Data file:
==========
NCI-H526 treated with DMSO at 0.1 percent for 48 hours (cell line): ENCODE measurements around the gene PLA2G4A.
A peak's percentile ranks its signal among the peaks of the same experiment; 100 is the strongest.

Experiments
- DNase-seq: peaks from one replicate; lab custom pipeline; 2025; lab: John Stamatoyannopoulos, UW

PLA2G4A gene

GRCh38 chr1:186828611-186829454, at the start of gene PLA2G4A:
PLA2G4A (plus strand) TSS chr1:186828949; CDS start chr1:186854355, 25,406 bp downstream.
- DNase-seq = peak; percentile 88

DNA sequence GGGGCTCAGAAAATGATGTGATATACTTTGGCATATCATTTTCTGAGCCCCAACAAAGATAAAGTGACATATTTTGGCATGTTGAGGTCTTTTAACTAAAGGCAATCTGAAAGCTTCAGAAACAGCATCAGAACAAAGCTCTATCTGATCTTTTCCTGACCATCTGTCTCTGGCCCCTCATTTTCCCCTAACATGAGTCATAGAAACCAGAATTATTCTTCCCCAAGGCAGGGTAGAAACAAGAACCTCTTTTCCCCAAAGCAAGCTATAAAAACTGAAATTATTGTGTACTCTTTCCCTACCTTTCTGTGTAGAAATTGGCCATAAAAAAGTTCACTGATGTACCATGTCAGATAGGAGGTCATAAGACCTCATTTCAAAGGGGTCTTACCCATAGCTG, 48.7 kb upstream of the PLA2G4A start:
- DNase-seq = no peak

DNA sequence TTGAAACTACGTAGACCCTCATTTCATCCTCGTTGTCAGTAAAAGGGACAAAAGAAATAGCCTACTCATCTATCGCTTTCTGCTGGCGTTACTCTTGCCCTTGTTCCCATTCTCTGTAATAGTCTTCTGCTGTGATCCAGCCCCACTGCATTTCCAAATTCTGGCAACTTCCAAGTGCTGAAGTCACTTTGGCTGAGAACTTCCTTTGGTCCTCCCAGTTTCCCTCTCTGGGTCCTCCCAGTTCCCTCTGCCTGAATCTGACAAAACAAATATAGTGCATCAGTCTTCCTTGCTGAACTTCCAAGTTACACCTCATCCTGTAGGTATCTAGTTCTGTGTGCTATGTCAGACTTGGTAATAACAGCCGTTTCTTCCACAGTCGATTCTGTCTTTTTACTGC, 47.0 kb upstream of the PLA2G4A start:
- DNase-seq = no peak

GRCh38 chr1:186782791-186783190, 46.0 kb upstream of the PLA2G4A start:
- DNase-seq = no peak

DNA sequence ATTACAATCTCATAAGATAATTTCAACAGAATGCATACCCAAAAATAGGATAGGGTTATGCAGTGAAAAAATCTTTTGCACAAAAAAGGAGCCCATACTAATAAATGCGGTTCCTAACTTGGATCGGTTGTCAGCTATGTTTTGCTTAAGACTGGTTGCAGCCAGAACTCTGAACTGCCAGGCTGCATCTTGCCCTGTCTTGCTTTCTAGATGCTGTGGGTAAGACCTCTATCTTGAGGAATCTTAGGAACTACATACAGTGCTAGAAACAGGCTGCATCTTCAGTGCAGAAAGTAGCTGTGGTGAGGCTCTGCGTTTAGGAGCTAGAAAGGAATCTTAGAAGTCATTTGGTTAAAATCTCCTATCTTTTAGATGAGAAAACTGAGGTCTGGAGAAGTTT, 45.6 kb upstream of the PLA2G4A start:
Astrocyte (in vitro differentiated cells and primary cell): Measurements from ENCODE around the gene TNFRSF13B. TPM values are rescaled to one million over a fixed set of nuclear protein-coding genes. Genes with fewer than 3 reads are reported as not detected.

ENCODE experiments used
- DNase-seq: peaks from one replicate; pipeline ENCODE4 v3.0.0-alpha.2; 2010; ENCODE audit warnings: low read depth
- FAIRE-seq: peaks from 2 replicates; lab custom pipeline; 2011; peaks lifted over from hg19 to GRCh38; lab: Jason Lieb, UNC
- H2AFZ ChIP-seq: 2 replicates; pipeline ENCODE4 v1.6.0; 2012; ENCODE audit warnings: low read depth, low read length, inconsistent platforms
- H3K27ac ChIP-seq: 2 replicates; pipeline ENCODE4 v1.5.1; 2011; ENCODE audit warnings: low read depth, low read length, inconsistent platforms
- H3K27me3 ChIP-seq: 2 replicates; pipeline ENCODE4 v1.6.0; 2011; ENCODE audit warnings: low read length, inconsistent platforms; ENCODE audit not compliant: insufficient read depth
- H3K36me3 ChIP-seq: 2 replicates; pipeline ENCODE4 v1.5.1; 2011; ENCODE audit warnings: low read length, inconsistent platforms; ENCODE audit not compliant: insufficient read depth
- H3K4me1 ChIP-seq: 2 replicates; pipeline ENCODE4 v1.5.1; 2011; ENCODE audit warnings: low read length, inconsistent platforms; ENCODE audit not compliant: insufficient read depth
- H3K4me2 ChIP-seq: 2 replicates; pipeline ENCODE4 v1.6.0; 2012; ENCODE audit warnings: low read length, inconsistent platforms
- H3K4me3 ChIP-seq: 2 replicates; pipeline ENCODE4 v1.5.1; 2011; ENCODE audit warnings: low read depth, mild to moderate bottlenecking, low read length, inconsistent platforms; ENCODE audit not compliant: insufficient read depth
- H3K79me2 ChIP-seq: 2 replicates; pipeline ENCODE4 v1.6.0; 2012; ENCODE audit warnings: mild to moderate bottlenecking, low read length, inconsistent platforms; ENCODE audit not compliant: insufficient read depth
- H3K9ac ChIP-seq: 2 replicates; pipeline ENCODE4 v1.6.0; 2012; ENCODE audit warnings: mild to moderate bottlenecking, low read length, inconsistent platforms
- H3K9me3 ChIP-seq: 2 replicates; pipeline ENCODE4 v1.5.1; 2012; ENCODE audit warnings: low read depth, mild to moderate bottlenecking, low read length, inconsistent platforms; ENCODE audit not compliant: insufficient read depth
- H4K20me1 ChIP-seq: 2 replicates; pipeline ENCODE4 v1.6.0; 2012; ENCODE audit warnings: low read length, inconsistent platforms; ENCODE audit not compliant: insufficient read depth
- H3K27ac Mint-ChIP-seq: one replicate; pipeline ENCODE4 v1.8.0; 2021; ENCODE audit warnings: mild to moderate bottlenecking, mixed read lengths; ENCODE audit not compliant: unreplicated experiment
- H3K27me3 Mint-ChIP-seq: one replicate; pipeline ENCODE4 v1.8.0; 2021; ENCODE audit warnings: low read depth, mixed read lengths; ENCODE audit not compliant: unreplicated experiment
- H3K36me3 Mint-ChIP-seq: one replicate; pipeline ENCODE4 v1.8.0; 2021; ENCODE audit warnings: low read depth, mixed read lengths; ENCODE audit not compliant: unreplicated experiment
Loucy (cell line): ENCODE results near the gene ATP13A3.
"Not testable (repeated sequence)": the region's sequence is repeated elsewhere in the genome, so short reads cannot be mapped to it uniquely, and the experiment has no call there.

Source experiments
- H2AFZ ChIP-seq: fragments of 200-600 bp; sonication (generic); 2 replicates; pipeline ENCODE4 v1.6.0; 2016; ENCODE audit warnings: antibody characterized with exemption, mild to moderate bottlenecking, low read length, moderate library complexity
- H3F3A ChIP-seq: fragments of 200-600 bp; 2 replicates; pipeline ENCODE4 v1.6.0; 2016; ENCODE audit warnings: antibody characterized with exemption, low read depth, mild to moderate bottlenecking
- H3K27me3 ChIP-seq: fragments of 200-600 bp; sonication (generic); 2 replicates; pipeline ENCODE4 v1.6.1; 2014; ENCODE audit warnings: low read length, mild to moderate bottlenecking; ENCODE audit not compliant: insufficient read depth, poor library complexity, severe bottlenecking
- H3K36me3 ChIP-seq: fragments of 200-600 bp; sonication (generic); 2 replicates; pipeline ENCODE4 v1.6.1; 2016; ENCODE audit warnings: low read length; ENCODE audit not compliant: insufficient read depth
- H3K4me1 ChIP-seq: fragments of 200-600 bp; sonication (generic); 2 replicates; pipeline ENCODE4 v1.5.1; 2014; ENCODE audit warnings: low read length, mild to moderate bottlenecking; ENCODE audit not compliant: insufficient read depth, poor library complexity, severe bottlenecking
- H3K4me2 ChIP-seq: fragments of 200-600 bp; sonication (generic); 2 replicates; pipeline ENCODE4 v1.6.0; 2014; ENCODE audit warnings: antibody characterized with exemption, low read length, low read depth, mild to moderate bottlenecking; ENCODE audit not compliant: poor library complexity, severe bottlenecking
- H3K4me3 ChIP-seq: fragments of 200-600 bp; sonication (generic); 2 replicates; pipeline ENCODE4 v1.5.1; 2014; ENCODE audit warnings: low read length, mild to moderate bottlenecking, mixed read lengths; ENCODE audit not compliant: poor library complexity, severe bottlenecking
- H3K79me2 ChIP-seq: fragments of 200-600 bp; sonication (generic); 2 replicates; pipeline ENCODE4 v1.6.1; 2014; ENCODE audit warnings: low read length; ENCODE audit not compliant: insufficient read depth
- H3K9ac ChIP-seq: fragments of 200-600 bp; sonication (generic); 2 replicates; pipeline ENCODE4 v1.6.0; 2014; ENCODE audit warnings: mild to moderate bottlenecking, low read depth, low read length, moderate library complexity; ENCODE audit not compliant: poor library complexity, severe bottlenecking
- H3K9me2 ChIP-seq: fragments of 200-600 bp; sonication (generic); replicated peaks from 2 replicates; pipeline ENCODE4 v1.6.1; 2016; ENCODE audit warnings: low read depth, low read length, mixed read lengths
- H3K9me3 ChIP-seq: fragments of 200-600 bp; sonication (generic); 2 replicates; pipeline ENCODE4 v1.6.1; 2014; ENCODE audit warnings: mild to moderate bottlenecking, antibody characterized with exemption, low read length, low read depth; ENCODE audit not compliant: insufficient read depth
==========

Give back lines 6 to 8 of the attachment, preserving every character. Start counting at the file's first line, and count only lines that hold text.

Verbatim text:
GRCh38 chr1:186828611-186829454, at the start of gene PLA2G4A:
PLA2G4A (plus strand) TSS chr1:186828949; CDS start chr1:186854355, 25,406 bp downstream.
- DNase-seq = peak; percentile 88